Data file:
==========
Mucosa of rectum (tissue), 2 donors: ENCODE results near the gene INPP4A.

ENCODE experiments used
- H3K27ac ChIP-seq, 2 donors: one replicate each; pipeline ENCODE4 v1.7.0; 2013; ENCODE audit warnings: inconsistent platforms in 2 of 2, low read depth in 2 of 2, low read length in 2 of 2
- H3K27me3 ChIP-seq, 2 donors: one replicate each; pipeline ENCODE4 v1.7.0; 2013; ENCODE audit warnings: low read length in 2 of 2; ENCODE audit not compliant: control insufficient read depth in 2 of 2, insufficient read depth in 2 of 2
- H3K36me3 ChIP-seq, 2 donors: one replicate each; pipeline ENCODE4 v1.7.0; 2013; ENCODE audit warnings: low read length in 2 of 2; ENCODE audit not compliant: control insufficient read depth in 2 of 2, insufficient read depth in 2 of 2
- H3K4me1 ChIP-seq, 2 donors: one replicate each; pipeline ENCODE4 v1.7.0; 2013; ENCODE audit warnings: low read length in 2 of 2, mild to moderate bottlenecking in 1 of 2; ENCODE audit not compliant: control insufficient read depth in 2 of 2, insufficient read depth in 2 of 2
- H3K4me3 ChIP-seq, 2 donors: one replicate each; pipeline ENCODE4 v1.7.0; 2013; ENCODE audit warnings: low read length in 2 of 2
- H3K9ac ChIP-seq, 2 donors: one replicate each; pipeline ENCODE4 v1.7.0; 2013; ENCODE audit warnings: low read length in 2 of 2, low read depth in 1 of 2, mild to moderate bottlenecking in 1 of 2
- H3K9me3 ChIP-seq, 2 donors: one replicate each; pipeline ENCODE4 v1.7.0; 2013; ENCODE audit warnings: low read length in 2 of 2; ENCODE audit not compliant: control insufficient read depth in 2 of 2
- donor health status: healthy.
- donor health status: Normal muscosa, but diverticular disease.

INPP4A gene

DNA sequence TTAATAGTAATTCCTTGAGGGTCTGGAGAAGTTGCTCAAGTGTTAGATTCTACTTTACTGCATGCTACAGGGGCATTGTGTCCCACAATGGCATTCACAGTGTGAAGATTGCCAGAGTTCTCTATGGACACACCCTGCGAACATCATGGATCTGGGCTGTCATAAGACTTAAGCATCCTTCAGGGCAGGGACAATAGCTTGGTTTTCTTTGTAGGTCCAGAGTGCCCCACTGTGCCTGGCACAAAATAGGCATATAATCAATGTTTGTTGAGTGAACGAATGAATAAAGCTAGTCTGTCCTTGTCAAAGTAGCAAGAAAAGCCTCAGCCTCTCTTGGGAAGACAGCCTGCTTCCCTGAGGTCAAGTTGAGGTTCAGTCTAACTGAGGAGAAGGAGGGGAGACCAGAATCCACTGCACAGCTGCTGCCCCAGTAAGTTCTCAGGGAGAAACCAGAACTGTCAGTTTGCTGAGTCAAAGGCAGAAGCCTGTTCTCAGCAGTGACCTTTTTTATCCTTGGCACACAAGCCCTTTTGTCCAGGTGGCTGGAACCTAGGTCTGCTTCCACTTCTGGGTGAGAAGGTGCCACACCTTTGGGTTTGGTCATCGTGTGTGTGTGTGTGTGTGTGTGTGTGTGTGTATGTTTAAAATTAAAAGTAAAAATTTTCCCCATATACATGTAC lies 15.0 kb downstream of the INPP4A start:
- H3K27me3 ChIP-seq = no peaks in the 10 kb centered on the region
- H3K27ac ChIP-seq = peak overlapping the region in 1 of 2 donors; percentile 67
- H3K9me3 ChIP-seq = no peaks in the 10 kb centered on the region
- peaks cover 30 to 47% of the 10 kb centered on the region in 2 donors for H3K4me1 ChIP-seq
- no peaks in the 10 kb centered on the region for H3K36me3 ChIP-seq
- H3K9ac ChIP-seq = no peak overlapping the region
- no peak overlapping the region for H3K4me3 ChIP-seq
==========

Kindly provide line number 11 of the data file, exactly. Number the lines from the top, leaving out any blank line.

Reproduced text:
- donor health status: Normal muscosa, but diverticular disease.